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CARVERS OF THE TITANIC


By Charles ("Ted") Ireland
Read about Ted Ireland

Dreamers dream dreams and craftsman make things with their hands, hearts and tools. When dreamers and craftsman come together, visions take shape and objects of art and utility are created. I am a woodcarver with a lifelong passion for wood and woodcarving as well as an appreciation for craftsmanship, hand tools and artisans. With mallet, chisels, knives and planes, I have had the good fortune to produce carvings for a number of proud sailing ships. Among them are the Kalmar Nyckel, a replica 17th century Dutch pinnace, the Kathryn M. Lee, a working Chesapeake Bay fishing schooner and the twin sail-training brigantines, Irving and Exy Johnson.

In my research of woodcarving, I became intrigued with the elegant and exquisitely detailed carvings produced for two of the great luxury steamers of the early 1900’s, the Olympic and the Titanic. In the Harland & Wolf shipyard the builders of the Olympic and Titanic employed hundreds of artists, craftsmen, decorators and master carvers to create high quality works of art to grace the two “queens of the oceans”.

I remember seeing a photograph of an intricately carved piece of oak paneling and an oak staircase post that once was part of the Titanic’s elaborately decorated interior. These pieces were salvaged from the wreck of the Titanic and were representative of the great ship’s luxury furnishings. The panel originally stood above the doors of the Titanic’s magnificent lounge and required great skill, patience and artistry to produce. I know because in my Delaware workshop I have attempted to reproduce some of the design elements that were a part of that piece of the Titanic. As I worked to replicate some of the intricate design elements, I seemed to be moved by the same creative spirit that no doubt guided the hands of the original Titanic carver. I wondered if the original carver of the panel with its antique musical instrument motif was following his own inspiration or that of an artist, designer or carver before him. A carver gets deeply involved in his work and begins to feel a part of the patterns emerging from the wood. As I tried to inscribe the lines of the panel’s antique instruments I could almost hear the sounds of the instruments as they gradually emerged from the wood. The sound of my chisel made its own music as it unlocked the magic of the Titanic panel. I wondered if the Titanic carver heard the same tune when he engaged his chisel and created the shapes of the instruments. Was I hearing what the Titanic carver heard? Do mallets, chisels and planes make the same sounds when carving the same designs? Does the artist’s brush stroke or the potter’s hand working clay make the same sounds today as they did in times past? Well, possibly…but I’m just a simple woodcarver. Then again, the artisans of the past may speak to those among us who attempt to replicate their magnificent work through the sounds of their hand tools as they created the grooves and shapes of their carvings. After all, a record or CD is little more than grooves cut into a disc of material. Can grooves cut into wood record sounds of the woodcarver? A sense of mystery has always surrounded the plight of the Titanic. Could these questions represent yet another Titanic mystery? I surely don’t know, so I’ll leave that to you or metaphysics to answer.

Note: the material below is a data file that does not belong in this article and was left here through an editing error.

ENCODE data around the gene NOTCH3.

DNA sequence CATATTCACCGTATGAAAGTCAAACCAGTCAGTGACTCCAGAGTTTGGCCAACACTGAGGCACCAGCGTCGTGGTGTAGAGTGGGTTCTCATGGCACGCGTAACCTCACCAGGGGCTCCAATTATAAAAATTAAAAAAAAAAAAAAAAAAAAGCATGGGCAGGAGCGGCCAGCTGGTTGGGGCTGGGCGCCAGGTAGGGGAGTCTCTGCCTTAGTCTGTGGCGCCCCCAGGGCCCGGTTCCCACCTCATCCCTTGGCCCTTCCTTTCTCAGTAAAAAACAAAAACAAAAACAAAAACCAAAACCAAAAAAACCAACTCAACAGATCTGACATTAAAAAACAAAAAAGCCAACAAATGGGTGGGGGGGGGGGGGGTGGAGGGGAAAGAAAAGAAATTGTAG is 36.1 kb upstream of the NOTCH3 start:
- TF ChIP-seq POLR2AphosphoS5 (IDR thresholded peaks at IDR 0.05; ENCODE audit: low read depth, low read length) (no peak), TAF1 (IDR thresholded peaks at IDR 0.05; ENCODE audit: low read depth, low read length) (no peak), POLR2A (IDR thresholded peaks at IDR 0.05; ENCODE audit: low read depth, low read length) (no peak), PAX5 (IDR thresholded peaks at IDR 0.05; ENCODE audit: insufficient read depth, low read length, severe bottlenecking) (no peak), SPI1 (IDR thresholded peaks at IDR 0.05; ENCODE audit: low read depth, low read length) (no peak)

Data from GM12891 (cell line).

I’m anxious to start my next carving project… a panel of two angelic figures poised face-to-face leaning against a pillar containing a ship’s clock. But wait! Didn’t Charles Wilson, the master carver of the Olympic and Titanic, carve “Honour and Glory Crowning Time” for both ships? Is history repeating itself? I’m not a historian either, just a woodcarver who attempts to learn from past masters and who dreams of creating works worthy of their great talent with mallet, chisels, knives and planes.

Charles (“Ted”) Ireland is a woodcarver and author of the award winning book, Mallets, Chisels & Planes, The Building Of The Tall Ship Kalmar Nyckel From Vision To Launch.

 

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